(1) What you get back from a task for the work you put into it. That is: input × productivity = output.

Input usually refers to labour, but it could equally well be capital, land, or energy. Or environmental impact (eco-efficiency). For example, the labour-productivity of industrial agriculture is high; its land-productivity is not so high; its energy-productivity is low.

(2) The extent to which a system produces interesting, diverse, life-enhancing results: friendships, trust, inventiveness, the arts, social and cultural capital.

Productivity can be seen and admired in a rock pool, with its variety of species, events and politics; or in a creative civilisation; or in an imaginative mind.  Like the “potential” developed in the adaptive cycle (Wheel of Life), productivity is enriched by connections and complexity, but only up to a point, beyond which the connections themselves produce rigidity and destroy it.


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Appropriate Technology, Leisure.

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David Fleming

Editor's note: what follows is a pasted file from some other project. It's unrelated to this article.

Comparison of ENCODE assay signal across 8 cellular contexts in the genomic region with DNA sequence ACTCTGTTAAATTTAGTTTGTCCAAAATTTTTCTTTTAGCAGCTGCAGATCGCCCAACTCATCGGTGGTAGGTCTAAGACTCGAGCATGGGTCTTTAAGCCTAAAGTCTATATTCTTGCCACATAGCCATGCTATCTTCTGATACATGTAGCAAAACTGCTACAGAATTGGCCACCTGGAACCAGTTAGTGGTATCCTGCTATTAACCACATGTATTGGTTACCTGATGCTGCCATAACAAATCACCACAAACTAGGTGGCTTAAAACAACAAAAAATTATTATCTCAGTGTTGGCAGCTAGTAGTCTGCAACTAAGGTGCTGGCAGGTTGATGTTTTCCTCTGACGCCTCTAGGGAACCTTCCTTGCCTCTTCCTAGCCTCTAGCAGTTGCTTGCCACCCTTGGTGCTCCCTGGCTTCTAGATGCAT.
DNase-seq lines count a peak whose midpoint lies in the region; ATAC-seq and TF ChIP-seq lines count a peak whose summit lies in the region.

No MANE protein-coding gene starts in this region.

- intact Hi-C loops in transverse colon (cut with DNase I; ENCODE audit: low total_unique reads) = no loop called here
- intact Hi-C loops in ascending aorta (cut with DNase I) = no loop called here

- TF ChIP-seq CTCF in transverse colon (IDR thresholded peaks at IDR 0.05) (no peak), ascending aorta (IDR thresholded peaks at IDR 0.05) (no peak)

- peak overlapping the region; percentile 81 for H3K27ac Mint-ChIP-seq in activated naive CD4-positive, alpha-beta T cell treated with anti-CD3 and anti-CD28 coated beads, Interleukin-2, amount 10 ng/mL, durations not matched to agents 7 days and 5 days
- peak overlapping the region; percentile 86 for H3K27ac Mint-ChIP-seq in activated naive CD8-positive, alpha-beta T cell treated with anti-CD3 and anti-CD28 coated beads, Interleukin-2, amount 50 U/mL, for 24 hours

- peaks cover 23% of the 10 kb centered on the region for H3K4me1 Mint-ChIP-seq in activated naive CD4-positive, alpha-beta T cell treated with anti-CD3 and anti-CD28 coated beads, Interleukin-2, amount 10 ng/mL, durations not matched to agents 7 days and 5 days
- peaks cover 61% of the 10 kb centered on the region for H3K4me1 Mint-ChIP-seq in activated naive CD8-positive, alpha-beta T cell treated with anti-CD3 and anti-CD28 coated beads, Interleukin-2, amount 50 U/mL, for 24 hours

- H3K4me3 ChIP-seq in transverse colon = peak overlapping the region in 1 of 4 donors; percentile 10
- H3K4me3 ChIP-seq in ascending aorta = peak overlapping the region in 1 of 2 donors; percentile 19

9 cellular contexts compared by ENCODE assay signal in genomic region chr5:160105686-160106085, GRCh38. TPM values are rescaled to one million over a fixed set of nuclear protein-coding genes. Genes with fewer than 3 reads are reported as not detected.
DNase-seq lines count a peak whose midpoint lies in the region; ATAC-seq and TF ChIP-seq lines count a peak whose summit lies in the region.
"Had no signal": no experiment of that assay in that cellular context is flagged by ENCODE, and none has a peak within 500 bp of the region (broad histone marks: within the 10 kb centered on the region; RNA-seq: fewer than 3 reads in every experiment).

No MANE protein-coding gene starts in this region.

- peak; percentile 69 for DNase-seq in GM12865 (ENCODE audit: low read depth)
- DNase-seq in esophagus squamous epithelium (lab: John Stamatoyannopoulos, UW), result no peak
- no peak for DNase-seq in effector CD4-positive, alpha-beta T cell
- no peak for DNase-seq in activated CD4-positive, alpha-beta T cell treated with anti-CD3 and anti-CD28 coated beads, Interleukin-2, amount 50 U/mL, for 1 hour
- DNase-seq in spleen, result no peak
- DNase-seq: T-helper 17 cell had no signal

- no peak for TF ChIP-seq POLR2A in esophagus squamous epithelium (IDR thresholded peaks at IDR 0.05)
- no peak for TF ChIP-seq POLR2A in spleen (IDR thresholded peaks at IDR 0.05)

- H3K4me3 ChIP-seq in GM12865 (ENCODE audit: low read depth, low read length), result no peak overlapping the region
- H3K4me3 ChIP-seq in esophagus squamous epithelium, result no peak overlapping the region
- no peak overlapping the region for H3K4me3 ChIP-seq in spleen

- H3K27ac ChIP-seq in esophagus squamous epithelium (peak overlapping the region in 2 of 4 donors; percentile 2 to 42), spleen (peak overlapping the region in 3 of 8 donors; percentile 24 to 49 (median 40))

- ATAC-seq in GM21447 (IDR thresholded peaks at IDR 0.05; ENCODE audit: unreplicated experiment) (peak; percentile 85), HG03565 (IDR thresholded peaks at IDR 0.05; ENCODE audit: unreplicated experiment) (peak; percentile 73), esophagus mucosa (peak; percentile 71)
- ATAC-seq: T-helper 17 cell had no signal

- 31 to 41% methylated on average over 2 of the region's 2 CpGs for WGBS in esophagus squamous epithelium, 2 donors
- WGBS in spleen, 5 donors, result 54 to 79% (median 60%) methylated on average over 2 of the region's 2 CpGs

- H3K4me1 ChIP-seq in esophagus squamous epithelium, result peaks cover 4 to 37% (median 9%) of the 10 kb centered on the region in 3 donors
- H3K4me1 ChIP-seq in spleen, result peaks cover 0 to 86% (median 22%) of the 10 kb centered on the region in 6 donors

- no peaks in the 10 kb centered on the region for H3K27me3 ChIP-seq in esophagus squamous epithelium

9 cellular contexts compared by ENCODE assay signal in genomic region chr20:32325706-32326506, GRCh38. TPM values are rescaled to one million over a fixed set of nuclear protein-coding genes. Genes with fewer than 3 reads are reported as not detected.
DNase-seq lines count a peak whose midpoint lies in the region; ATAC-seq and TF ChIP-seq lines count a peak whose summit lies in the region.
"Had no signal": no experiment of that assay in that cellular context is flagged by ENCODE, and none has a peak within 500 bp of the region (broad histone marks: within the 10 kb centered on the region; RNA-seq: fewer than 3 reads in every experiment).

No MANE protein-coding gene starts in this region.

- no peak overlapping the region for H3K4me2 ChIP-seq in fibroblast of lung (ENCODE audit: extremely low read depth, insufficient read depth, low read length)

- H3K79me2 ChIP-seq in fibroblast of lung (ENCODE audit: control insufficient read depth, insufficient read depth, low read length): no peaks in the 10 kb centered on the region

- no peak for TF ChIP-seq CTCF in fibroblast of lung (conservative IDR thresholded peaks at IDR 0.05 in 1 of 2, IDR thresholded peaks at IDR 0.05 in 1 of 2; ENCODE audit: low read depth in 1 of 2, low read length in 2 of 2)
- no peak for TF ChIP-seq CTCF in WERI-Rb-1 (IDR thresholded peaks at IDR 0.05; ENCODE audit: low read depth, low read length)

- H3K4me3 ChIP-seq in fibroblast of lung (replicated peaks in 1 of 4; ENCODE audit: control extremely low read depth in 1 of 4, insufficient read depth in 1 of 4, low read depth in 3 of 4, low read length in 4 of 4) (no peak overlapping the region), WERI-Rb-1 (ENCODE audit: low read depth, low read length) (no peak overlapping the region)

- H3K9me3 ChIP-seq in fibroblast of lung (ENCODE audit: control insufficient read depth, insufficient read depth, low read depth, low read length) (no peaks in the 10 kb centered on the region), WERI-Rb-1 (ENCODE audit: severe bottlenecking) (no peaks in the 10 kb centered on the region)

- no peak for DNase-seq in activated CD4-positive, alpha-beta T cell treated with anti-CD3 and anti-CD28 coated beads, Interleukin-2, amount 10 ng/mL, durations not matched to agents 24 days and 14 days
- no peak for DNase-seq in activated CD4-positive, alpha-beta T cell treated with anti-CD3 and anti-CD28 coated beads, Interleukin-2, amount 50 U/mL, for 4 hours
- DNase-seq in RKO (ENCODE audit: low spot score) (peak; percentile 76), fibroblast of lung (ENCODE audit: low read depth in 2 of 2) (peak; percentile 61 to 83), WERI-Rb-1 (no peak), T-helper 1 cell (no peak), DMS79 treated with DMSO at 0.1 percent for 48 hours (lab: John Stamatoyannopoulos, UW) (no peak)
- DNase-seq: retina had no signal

Dr David Fleming (2 January 1940 – 29 November 2010) was a cultural historian and economist, based in London, England. He was among the first to reveal the possibility of peak oil's approach and invented the influential TEQs scheme, designed to address this and climate change. He was also a pioneer of post-growth economics, and a significant figure in the development of the UK Green Party, the Transition Towns movement and the New Economics Foundation, as well as a Chairman of the Soil Association. His wide-ranging independent analysis culminated in two critically acclaimed books, 'Lean Logic' and 'Surviving the Future', published posthumously in 2016. These in turn inspired the 2020 launches of both BAFTA-winning director Peter Armstrong's feature film about Fleming's perspective and legacy - 'The Sequel: What Will Follow Our Troubled Civilisation?' - and Sterling College's unique 'Surviving the Future: Conversations for Our Time' online courses. For more information on all of the above, including Lean Logic, click the little globe below!

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